Winnipeg Free Press - PRINT EDITION

Sexual interests too kinky, but she wants him anyway

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Dear Miss Lonelyhearts: I met a man I immediately rejected because of his unusual sexuality. We did have a lot in common career-wise, so I elected to be his platonic friend. After a while, I found I wasn't so disgusted by his sexual interests as I was in the beginning, but now he has a girlfriend and I feel the green snake of jealousy looking out of my eyes. I want him to be mine again, but I still don't want to do the things he wants to do (I'm not a gymnast) -- but I don't want her to have him. So where does that leave me? Like the song says, "I'll do anything for love, but I won't do that." Please help. -- Private School Prude, Winnipeg

 

Dear Prude: Write back and tell us what "that" is, exactly. Some "prudes" find modern sexual behaviour repugnant until they find out that everybody's doing it, enjoying it, and is not the least bit embarrassed. Let me know what you balking at -- tantric sex, a sex swing, perhaps -- and then there's a basis for discussion. This may still be negotiable, Miss Prudence.

 

Dear Miss Lonelyhearts: I went on a late spring holiday and had a very romantic relationship while in South America. We are both busy people, but had 14 days to be together and do nothing at the beach except talk and make love and enjoy the scenery. Surprise! He has asked me to come back and join him, at his expense, for another two weeks in June. I own my own business and could get staff to cover for me, but where is this leading? What if he wants me to move there? What if I meet someone else by the time I should be getting on the plane? What if I fall head over heels in love and my whole world is upset? Should I accept his offer? -- What If It's a Mistake? Winnipeg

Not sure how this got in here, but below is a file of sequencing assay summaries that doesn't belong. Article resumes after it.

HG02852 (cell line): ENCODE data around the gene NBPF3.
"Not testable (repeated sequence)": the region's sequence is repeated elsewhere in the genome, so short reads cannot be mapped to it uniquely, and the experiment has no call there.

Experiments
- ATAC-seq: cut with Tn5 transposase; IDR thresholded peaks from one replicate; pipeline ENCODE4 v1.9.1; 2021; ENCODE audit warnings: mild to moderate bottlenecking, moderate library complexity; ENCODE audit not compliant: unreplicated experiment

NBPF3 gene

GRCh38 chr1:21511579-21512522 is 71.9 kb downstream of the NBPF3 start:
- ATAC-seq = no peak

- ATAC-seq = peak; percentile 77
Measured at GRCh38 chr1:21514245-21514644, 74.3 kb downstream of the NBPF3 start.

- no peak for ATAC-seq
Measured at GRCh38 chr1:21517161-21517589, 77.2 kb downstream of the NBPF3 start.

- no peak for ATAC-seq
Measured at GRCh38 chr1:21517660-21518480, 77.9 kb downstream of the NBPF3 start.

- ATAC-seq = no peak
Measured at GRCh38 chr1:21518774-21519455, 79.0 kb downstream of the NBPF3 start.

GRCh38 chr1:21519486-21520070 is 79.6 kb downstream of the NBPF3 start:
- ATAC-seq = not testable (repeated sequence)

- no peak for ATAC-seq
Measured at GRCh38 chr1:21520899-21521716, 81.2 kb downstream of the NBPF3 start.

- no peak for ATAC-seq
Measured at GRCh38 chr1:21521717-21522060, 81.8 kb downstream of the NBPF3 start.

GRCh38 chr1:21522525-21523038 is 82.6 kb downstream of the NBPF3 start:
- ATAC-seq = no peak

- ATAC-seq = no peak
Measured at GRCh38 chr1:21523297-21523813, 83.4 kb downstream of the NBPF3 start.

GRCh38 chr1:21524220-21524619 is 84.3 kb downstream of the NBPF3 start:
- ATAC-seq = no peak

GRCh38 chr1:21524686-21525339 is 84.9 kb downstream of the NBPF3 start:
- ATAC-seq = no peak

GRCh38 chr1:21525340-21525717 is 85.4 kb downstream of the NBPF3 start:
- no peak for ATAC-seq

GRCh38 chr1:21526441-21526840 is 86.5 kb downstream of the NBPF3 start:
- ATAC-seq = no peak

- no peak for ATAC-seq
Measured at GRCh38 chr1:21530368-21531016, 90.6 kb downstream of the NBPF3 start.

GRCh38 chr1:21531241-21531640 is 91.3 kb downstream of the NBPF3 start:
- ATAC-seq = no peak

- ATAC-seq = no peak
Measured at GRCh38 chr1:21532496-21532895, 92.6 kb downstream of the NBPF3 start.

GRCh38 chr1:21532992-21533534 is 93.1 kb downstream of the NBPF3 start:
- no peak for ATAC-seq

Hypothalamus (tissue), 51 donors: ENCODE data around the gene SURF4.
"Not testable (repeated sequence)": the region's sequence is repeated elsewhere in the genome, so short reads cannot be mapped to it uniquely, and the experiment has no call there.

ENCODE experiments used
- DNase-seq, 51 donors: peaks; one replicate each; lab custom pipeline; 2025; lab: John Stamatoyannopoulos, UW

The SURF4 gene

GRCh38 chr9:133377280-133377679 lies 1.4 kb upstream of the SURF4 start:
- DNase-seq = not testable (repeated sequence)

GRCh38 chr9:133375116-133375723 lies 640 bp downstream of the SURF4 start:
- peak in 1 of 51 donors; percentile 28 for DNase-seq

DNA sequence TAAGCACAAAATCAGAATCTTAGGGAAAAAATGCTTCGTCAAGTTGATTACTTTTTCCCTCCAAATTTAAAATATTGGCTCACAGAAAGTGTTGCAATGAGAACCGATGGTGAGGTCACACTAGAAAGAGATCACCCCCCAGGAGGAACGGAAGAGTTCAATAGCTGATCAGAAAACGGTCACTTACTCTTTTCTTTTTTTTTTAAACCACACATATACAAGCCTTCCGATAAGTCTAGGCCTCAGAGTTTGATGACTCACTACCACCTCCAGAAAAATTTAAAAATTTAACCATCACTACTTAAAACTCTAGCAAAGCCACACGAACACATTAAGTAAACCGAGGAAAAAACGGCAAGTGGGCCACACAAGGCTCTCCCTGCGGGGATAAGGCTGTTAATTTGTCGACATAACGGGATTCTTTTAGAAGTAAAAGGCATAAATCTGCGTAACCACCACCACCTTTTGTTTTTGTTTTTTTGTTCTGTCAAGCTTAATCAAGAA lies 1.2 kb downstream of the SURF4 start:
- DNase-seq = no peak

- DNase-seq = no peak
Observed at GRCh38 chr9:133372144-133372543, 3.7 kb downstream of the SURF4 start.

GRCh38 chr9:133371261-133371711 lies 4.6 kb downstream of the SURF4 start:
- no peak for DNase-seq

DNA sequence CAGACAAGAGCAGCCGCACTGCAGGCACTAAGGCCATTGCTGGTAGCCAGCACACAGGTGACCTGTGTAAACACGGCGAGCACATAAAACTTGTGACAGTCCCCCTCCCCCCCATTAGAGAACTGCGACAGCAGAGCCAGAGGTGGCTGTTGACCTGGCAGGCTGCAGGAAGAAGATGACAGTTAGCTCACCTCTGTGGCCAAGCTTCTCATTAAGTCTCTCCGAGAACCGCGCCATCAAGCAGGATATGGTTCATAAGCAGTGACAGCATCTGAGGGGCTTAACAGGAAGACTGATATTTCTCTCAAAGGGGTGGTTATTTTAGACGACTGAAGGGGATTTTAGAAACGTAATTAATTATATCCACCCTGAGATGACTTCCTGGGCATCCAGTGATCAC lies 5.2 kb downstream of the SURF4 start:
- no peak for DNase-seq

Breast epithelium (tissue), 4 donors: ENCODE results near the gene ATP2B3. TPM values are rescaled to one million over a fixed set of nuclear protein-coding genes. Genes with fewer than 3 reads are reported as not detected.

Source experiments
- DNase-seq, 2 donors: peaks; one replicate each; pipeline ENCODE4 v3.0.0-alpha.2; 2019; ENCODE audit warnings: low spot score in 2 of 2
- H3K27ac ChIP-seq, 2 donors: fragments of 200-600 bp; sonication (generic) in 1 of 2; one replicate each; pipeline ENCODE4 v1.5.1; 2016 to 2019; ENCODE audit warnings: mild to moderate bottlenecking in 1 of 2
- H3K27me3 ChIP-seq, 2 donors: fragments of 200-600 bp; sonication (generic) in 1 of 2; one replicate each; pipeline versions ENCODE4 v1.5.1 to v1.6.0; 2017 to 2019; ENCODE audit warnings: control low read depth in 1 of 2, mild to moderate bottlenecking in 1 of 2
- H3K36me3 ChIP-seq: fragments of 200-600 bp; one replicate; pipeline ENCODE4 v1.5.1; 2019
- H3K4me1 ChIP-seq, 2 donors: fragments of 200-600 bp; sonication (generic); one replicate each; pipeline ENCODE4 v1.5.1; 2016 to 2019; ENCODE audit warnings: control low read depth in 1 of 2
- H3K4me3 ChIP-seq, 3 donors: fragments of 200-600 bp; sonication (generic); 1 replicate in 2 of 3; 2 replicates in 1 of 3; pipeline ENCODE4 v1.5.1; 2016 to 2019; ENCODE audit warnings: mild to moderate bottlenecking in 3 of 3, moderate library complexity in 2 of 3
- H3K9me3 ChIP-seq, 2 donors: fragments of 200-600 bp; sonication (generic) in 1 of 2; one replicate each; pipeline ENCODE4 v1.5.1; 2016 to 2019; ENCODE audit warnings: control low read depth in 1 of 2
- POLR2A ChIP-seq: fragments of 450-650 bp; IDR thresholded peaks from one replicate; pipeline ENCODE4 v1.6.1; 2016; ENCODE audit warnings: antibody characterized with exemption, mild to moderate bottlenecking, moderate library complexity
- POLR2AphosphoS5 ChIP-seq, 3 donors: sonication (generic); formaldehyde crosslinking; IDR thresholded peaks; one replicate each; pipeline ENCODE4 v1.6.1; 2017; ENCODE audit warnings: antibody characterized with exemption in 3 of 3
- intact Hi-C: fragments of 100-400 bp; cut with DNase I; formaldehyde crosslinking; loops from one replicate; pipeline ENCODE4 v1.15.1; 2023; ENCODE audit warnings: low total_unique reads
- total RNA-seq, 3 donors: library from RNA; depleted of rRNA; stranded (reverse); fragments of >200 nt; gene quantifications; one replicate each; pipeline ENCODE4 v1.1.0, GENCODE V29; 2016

Dear What If: Are you an adventurous person or do you like things to remain one yawn short of a dead sleep? If you're cautious, you may pat yourself on the back that it "might have" gone wrong at some point, but if you have any adventure in your heart, by all means go. Stop panicking and relax. You've already done a test drive of 14 days and liked this model of a man. What if you were too scared to go and spent your whole life wondering "what if" you'd gone?

 

Dear Miss Lonelyhearts: I threw up for the first time in front of my girlfriend at a social where it's fairly common to do -- in the parking lot. She was sympathetic from a distance. After she saw I was OK, she called a taxi, put me in it with her money and sent me home. I didn't know whether to say thank you, or, "Why aren't you coming with me?" My sister says it seemed kind of cold of her. My girlfriend stayed at the party and, by all reports, had a great time dancing with guys until 2 a.m. Then she came home with a girlfriend. Should I be mad? -- Confused Boyfriend, Age 17, Winnipeg

 

Dear Confused: Her concern has limits. A drunk and sick boyfriend deserves a pat on the back and a cab ride, but he is not going to entirely spoil her good time at the party. This could serve as an early lesson to you about drinking too much, and it might also tell you she's got doubts about you. Her actions say: Behave yourself and you can stay, but act up and it'll be two fingers in her mouth, whistling for the first taxi. I think she's kind of cool, in every sense of the word, and if you want to warm her up, you're going to have to grow up in a hurry.

 

Please send your questions or comments c/o lovecoach@hotmail.com or mail letters to Miss Lonelyhearts c/o Winnipeg Free Press, 1355 Mountain Ave., Winnipeg, MB, R2X 3B6

Republished from the Winnipeg Free Press print edition May 8, 2014 C2

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